The Future of Housing (Part 3 of 3)

Understanding whether your rental property is covered by, or exempt from, AB 1482 and ho AB 1482 applies to your property requires your immediate attention.”

(Editor’s Note: This is Part 3 of a 3-part article. You can read Part 1 here  and Part 2 here.)

Implementing AB 1482 Statewide Rent Control and Just Cause Evictions

By Ron Kingston and Jack Schwartz

AB 1482 is now state law. It creates a statewide program of rent control (formally referred to as “rent cap”) and just cause eviction. If your rental property is already subject to a local rent control /just cause ordinance, it will continue to be regulated by that local rent control/just cause ordinance subject to issues pertaining to amendments and legal interpretations that will have to be resolved either through future legis­lation, litigation or a provision in AB 1482 as will be explained in this article.

The provisions of AB 1482 have at least five (5) different effective and/or retroactive dates, de­pending on a property’s particular circumstance. You will need to review your circumstances to determine if your rental property is covered by AB 1482 and, if so, which effective dates apply to you and what you need to do to comply with the various requirements that are stated in AB 1482 on or before November 25, 2019.

Understanding whether your rental property is covered by, or exempt from, AB 1482 and how AB 1482 applies to your property requires your immediate attention. As soon as possible we are suggesting that you consult your real estate attorney and tax professional to determine what, if any steps, you need to take to ensure a compliance with state and local laws on rent control and just cause for termination of tenancy.

I. RENT CONTROL

Vacancy Decontrol

AB 1482 does not change existing law. AB 1482 does not limit rent increases when the last original tenant is no longer in possession of the rented premises.

Enforcement

There is no expressly stated enforcement mech­anism; however, any jurisdiction that does not now have a “rent board” may form such a board. This is the same as under current law. Until such time that a jurisdiction forms a rent board, any disputes will need to be settled between the rental property owner and the tenant informally or through a superior court lawsuit.

Relationship of AB 1482 to Local Rent Control /Just Cause Ordinance

If your rental property is located in, but currently exempt from, a local rent control/just cause ordinance, your property may become subject to the requirements of AB 1482 but still remain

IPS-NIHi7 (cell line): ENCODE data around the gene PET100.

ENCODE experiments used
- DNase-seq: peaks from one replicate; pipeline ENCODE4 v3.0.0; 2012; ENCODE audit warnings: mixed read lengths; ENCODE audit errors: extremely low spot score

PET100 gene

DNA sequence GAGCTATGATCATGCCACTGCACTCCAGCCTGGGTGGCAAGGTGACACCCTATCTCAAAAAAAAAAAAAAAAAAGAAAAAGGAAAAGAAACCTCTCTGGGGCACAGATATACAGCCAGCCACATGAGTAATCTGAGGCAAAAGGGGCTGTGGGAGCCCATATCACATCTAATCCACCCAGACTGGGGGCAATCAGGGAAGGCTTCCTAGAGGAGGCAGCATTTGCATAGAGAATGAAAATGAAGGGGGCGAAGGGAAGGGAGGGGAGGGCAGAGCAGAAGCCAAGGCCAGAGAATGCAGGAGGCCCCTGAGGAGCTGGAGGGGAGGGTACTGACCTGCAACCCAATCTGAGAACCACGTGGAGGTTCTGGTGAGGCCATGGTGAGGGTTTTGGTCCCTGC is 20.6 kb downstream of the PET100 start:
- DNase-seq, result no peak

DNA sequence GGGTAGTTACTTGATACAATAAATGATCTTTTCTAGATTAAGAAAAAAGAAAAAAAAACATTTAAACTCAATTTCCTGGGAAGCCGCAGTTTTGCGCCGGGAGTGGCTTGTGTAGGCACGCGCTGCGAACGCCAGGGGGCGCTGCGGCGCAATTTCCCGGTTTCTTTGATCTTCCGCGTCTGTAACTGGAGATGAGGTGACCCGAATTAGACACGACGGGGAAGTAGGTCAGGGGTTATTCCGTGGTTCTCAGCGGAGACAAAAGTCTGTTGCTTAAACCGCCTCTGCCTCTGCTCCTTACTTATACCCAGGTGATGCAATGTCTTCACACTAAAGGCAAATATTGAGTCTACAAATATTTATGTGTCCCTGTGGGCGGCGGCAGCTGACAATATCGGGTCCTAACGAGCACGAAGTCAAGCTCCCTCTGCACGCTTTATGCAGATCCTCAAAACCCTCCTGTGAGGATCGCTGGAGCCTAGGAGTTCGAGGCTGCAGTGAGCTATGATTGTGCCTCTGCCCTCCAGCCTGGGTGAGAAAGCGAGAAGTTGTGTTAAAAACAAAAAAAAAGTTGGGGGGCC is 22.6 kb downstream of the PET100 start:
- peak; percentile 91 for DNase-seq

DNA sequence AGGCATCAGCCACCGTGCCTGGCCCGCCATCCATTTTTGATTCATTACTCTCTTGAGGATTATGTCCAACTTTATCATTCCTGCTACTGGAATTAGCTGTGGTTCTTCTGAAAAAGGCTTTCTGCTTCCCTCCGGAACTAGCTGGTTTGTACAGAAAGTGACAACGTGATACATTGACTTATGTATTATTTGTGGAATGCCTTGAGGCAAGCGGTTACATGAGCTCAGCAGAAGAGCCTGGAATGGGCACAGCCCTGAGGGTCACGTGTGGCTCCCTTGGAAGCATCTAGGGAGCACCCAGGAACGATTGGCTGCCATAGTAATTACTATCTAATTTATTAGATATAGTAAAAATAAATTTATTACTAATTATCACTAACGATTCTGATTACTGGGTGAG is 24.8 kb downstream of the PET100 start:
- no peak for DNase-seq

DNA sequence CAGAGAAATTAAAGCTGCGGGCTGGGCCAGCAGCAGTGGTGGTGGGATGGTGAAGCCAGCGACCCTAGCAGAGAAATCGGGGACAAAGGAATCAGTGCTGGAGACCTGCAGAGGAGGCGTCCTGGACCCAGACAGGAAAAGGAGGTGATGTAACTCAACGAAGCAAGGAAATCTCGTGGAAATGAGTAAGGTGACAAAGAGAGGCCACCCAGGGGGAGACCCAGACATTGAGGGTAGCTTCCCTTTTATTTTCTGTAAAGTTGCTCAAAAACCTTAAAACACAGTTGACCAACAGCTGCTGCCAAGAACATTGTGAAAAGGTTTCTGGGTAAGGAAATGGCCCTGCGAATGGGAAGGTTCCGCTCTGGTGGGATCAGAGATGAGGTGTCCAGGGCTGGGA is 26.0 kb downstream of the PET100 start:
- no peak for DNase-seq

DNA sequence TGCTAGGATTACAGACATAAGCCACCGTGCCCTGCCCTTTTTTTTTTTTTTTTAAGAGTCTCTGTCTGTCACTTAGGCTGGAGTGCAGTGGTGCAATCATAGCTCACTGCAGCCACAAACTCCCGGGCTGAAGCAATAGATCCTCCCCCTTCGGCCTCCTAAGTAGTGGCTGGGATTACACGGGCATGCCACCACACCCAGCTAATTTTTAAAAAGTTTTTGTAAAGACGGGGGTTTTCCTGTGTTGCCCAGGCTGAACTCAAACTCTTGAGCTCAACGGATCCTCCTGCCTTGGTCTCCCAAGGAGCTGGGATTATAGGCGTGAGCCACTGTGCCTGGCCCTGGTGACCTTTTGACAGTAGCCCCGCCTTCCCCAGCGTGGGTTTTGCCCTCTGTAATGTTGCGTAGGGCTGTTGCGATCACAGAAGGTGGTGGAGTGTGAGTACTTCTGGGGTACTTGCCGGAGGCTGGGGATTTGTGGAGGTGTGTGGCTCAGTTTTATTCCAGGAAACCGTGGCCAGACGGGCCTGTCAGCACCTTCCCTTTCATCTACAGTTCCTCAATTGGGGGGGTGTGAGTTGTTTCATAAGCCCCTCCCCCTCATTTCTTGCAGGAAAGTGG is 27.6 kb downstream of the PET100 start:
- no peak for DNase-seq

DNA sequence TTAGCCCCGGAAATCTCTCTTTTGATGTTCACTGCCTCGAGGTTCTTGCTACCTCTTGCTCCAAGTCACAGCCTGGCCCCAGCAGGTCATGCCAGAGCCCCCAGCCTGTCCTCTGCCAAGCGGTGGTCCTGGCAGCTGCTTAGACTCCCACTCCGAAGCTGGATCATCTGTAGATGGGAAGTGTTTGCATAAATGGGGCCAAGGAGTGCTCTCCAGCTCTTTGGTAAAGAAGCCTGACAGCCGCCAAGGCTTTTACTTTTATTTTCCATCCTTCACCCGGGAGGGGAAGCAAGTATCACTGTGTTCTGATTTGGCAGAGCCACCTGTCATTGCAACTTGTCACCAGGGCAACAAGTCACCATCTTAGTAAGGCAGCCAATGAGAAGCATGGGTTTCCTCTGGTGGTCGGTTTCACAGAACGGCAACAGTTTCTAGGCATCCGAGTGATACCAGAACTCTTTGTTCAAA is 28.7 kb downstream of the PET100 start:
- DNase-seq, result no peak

exempt from the local ordinance.

Rental Properties That Are Subject to AB 1482:

Effective January 1, 2020, annual gross rent increases will be limited to five percent (5 percent) plus the regional Consumer Price Index (CPI) where your rental property is located or ten percent (10 percent), whichever is less calculated on the lowest gross rental rate charged for that dwelling at any time during the 12 months prior to the effective date of the increase. In determining the monthly rent, rent discounts, incentives, concessions or credits given by the rental property owner is excluded from the calculation of rent.

  • CPI means the percentage change from April 1 of the prior year to April 1 of the current year in the regional CPI Index.
  • For example, the correct CPI for the Los Angeles Area can be found on the United States Bureau of Labor Statistics website www.bis.gov/regions/west/news-release/ consumerpriceindex_losangeles.htm. The applicable CPI amount of the adjustment will also be published by AACSC on an annual basis. CURRENTLY THE CPI IS 3.33840 percent.

Be precise when calculating the CPI rent amount.

  • If the tenant remains in occupancy over any 12- month period, annual gross rent increases may be made in two (2) increments during the year, but together may not exceed the maximum annual rent increase. Generally speaking, most rental property owners will elect to increase rent once during the 12-month term.
  • If gross rent was increased between March 15, 2019, and December 31, 2019, the increase cannot exceed five percent (5 percent) plus your regional CPI or 10 percent, which is less.
    ❖ If the gross rent increase exceeded the allowable amount, the gross rent during this time period, the gross rent effective January 1, 2020, will be calculated based on the lowest gross rental amount plus the allowable increase as of March 15, 2019.
    ❖ If the rent increase during this time period exceeded the maximum amount, notice to the tenant should be issued on or before November 25, 2019, so that the adjustment is effective on January 1, 2020.